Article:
As a cultural symbol of a girl’s journey to womanhood, a traditional culinary dish, and a nutritional resource, the continued use of imifino is critical to maintaining the system of indigenous knowledge bound to the resource. Now is the time to recognize women’s knowledge in the management of plant biodiversity to ensure this cycle endures. 

Read also: Restoration initiatives must consider how gender relations shape control over land

Are you hopeful for positive change for the women and girls in Hobeni village?

The cultural survival of the traditions surrounding imifino is now in the hands of a few dedicated and resilient elderly experts. However, there is not much time left: Immediate interventions supported by national-level conservation bodies and local NGOs are needed to ensure these cultural traditions and the associated knowledge system will not disappear forever. This book is a testament to Hobeni women’s and girls’ strength in keeping their traditions alive despite considerable challenges. These women will continue to actively protest and resist current management policies at great personal risk and fight laws that deny their cultural rights and responsibilities. It is my hope that this book spreads their message to a wider audience, and that their message is received and heeded by those in power. 

By Giulia Micheletti, Bioversity International.


This work forms part of the CGIAR Research Program on Forests, Trees and Agroforestry, which is supported by the CGIAR Trust Fund. 


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  • Gender equality and forest landscape restoration infobriefs

Gender equality and forest landscape restoration infobriefs


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Forest Landscape Restoration (FLR) aims to achieve ecological integrity and enhance human well-being in deforested or degraded landscapes. Evidence shows that addressing gender equality and women’s rights is critical for addressing this dual objective. Against this backdrop, CIFOR and a number of partners hosted a Global Landscapes Forum workshop on FLR and gender equality in Nairobi, Kenya in November 2017. The objective of the workshop was to identify and discuss experiences, opportunities and challenges to advancing gender-responsive FLR in East African countries, as well as to join together various stakeholders working at the interface of gender and FLR as a community of practice. This brief set is a tangible outcome of this collaboration, featuring a number of useful lessons and recommendations rooted in the experience and expertise of partners in civil society, multilateral organizations, research community and private sector – all working in different ways to enhance the gender-responsiveness of restoration efforts.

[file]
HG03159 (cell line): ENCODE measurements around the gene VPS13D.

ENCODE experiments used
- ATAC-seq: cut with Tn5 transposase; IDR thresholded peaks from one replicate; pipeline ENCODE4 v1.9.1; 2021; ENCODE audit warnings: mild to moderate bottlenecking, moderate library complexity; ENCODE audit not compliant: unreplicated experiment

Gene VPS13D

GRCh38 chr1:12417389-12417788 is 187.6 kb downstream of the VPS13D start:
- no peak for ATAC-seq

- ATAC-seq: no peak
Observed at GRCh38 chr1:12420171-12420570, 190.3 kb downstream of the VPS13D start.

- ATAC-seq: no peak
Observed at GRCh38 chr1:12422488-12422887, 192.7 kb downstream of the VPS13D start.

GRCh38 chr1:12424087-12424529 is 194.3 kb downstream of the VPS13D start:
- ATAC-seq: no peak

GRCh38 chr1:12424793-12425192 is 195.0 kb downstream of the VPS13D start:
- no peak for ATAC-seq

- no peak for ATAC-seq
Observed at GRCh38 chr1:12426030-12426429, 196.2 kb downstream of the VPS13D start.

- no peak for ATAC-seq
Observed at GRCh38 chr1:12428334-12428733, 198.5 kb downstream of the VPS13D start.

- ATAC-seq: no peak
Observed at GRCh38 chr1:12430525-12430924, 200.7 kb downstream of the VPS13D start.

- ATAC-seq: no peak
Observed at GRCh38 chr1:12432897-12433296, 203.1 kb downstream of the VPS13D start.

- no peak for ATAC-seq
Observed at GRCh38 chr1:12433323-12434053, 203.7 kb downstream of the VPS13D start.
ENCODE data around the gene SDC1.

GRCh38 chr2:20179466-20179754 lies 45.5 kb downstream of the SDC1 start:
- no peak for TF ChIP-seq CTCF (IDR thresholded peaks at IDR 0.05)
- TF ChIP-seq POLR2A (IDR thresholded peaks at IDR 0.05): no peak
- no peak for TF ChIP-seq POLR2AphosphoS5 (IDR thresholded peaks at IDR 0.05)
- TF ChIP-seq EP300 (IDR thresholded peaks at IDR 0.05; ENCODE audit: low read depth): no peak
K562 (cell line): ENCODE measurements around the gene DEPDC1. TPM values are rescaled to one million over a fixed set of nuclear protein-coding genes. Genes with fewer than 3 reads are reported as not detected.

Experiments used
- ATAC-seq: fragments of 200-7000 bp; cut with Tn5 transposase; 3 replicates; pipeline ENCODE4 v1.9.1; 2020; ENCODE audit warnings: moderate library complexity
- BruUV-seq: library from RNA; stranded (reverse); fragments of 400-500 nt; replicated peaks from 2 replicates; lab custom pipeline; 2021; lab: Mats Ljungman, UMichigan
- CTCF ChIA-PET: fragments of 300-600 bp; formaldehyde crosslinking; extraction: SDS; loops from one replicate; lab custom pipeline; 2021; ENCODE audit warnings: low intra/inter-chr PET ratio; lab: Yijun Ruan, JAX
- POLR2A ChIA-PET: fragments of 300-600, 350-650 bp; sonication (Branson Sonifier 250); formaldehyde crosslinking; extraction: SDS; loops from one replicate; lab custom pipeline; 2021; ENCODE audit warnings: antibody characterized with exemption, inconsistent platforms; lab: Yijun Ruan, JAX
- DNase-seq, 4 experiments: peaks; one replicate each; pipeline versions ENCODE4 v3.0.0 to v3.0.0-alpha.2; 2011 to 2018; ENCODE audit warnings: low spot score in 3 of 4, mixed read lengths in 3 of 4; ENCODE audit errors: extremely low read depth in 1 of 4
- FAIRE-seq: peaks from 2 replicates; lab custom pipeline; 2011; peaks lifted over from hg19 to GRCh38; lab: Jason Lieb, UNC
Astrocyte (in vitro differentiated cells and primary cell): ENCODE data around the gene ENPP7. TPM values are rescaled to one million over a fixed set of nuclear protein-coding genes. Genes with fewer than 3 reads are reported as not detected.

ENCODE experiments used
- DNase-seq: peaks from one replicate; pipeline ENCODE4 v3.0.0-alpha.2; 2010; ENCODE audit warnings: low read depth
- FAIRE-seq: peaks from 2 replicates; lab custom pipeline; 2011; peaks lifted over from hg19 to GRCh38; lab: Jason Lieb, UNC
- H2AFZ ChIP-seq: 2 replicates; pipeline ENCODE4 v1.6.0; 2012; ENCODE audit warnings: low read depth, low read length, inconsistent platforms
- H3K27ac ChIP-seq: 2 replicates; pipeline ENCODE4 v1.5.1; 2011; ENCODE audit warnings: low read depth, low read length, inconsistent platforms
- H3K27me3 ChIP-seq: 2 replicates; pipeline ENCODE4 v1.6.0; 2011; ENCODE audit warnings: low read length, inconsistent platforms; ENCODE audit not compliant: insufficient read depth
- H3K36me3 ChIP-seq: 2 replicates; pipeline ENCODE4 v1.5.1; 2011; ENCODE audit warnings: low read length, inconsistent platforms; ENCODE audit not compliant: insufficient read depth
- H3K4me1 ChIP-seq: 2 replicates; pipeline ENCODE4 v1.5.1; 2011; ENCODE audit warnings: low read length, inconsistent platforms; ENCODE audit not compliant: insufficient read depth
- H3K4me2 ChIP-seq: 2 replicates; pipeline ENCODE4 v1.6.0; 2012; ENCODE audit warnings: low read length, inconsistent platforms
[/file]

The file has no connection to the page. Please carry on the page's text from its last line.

Brief 1: Enhancing effectiveness of forest landscape programs through gender-responsive actions

Brief 2: Role of capital in enhancing participation of women in commercial forestry: A case study of the Sawlog Production Grant Scheme (SPGS) project in Uganda

Brief 3: The impacts of gender-conscious payment models on the status of women engaged in micro-forestry on the Kenyan coast

Brief 4: Mobilizing indigenous and local knowledge for successful restoration

Brief 5: Gender-responsive Restoration Opportunities Assessment Methodology (ROAM): Engendering national forest landscape restoration assessments 

Brief 6: Enhancing Women’s Participation in Forestry Management Using Adaptive Collaborative Management: The Case of Mbazzi Farmers Association, Mpigi District Uganda

Brief 7: What women and men want: Considering gender for successful, sustainable land management programs: Lessons learned from the Nairobi Water Fund

Brief 8: Understanding landscape restoration options in Kenya: Risks and opportunities for advancing gender equality

Brief 9: Building farmer organisations’ capacity to collectively adopt agroforestry and sustainable agriculture land management practices in Lake Victoria Basin


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  • Menanam Pohon di Bukit Batu (Planting trees on a stony hill)

Menanam Pohon di Bukit Batu (Planting trees on a stony hill)


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Buku panduan bergambar dan berceritaini merupakan sebuah alat sederhana untuk menyampaikan pesan dari hasil-hasil dokumentasiyang perlu diketahui khalayak banyak. Substansi buku ini berasal dari hasilpendokumentasian pengetahuan lokal dan gender serta kegiatan pelatihan daripetani ke petani yang dilakukan di Kecamatan Haharu, Sumba Timur, Nusa TenggaraTimur. Kondisi alam di tanah Haharu unik dengan dominasi padang sabana dantanah berbatu. Tidak hanya menjadi (semi) panduan yang berguna untuk penyuluhdan petani penyuluh, buku ini menjadi bahan bacaan untuk anak-anak sekolahdasar maupun tingkat menengah yang berpotensi untuk mengembangkan modelpengelolaan sumber daya alam yang sesuai dengan kondisi alam setempat. Penyusunanpanduan bergambar dan bercerita ini dimaksudkan untuk meningkatkan minat bacamasyarakat, mengingat budaya masyarakat yang lebih banyak mendengar danberbicara daripada membaca. Khasanah pengetahuan lokal khas Sumba Timur iniperlu diketahui masyarakat luas, terutama para pihak yang berkenan mendukungprogram pembangunan yang masih sangat diperlukan untuk meningkatkan penghidupandan kehidupan masyarakat Sumba Timur.